Rapid Migration Leads to Rural Desertion

Rapid Migration Leads to Rural DesertionRapid Migration Leads to Rural Desertion

Migration from villages to metropolises is a phenomenon that has increased rapidly over the past two decades, and even historically important villages, which have the potentials to improve the country’s tourism industry, have been facing this problem.

Migration is an inevitable global phenomenon and stems from economic and social development; but this process has taken a rapid pace in Iran; from a 70% rural population in the year 1956, today only 28% of the population remains in the rural areas. Several villages in various parts of the country have been completely deserted and in fact abandoned, Mehr News Agency quoted Abbas Asgari Nadoushan, professor at the Faculty of Social Sciences, Yazd University, as saying.

Yazd is also among the provinces where the rural population has declined sharply and from a population of 1.74 million, only 200,000 villagers have stayed behind. As Yazd Province is located in the country’s arid part, it has faced drought for 16 years in the past two decades. Rural migration is more common in this province and from its 3,438 villages, 2,295 villages are now abandoned.

 Water Crisis

Although there are many factors influencing migration from rural provincial areas to large cities including attractions of the metropolises and lack of job and educational facilities in rural areas, however, the impact of the water crisis shouldn’t be ignored.

The rural population is further set to decrease from the current 28.5% to 22% by the year 2031.

Migration is a selective process and doesn’t affect everyone equally. As an example, usually the migration rate is higher among young, single, male, educated people, Nadoushan said. The process will have a number of implications for the village inhabitants. As an example, with migration of younger people, the rural population is aging and “the elderly population which may not be necessarily productive will have different requirements.” In addition, a change in gender composition has led to an increase in marriage age of girls with many “having lost their chances of marriage and bearing children as their biological clock stops.”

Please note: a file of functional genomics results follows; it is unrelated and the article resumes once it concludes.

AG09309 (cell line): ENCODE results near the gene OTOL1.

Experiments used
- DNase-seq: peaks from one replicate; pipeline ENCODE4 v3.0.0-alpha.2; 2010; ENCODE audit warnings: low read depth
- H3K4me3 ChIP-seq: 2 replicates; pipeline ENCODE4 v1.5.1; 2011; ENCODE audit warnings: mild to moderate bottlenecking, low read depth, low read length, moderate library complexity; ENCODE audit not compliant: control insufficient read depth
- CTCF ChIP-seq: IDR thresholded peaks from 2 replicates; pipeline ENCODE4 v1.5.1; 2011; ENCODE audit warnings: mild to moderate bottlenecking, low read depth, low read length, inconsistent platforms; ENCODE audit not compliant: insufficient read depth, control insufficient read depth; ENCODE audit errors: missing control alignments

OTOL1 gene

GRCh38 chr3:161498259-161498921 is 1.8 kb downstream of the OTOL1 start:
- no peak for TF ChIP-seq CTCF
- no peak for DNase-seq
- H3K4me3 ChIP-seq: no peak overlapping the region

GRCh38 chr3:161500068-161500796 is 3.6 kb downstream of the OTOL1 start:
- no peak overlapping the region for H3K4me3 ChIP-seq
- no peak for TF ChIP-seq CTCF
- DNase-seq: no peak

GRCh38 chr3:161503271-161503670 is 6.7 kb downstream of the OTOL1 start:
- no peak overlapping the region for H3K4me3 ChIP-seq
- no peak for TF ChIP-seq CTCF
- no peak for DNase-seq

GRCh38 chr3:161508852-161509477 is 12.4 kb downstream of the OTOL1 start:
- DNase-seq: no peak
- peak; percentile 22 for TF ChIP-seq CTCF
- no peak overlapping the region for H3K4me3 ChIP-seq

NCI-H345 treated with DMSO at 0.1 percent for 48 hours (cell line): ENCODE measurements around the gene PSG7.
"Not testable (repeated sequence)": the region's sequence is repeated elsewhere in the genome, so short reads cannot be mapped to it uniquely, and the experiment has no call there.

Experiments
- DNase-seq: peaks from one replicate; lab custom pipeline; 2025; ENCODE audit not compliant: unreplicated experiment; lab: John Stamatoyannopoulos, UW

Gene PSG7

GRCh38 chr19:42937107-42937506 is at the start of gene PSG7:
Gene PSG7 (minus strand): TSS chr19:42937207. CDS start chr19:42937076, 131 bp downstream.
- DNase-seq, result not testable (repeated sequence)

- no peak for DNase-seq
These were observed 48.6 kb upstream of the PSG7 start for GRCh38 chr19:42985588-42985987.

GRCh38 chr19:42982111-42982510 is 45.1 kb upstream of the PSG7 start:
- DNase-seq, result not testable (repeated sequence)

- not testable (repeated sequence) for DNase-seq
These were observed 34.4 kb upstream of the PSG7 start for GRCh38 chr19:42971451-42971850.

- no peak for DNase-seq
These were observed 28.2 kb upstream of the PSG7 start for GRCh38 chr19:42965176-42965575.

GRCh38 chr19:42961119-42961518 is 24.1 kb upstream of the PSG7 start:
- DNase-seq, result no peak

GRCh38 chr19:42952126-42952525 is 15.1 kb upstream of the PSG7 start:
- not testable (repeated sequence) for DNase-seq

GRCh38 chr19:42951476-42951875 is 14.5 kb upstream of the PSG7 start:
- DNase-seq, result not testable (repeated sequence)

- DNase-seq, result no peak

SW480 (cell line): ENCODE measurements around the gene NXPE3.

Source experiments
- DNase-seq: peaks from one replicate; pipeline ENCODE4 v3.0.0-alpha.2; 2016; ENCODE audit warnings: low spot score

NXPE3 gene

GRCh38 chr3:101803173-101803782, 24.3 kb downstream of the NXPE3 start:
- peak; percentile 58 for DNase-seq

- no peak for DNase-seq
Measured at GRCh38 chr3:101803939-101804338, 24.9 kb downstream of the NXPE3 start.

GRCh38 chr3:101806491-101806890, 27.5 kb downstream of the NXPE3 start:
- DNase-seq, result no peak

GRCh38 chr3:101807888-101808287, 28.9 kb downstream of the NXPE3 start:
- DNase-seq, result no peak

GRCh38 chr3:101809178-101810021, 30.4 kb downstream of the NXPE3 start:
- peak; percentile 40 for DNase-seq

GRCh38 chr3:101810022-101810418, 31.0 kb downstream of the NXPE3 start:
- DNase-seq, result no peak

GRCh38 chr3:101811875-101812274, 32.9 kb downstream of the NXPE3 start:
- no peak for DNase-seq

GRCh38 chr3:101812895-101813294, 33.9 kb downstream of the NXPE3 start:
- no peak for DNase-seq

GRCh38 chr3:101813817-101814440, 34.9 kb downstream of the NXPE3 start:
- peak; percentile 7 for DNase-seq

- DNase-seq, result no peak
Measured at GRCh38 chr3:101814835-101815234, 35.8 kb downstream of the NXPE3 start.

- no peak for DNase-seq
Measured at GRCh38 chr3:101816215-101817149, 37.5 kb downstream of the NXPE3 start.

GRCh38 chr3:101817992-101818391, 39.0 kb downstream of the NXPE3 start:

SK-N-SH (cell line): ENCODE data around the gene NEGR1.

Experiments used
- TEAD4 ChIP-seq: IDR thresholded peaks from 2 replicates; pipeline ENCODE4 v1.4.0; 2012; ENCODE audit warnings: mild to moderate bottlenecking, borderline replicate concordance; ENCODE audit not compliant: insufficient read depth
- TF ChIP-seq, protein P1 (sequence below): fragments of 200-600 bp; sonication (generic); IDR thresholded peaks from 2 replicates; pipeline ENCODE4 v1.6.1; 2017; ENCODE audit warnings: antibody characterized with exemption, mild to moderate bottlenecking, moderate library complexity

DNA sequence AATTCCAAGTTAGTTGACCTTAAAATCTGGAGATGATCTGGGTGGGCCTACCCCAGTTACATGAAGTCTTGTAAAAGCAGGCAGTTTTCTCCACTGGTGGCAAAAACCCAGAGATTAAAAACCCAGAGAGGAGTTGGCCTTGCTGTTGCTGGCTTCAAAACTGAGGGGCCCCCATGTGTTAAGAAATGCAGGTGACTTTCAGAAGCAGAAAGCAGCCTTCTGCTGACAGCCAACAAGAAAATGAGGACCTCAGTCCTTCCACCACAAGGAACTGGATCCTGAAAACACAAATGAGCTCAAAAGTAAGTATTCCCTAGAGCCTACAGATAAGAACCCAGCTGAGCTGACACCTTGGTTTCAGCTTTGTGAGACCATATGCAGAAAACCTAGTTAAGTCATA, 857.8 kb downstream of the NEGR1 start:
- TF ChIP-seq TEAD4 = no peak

At present, in several villages, many development measures have been taken for restoration of ancient castles and other historical attractions.

 “With tourism potentials increasing, it can prevent further decline in the village population,” Nadoushan added.

One of the employment opportunities that can be considered to achieve sustainable livelihoods of rural people is sustainable tourism. And given that tourism can help inject urban income into rural areas, it will be effective in reversing the migration process; and perhaps even seen an urban movement to rural areas to capitalize on the tourism opportunities, he said.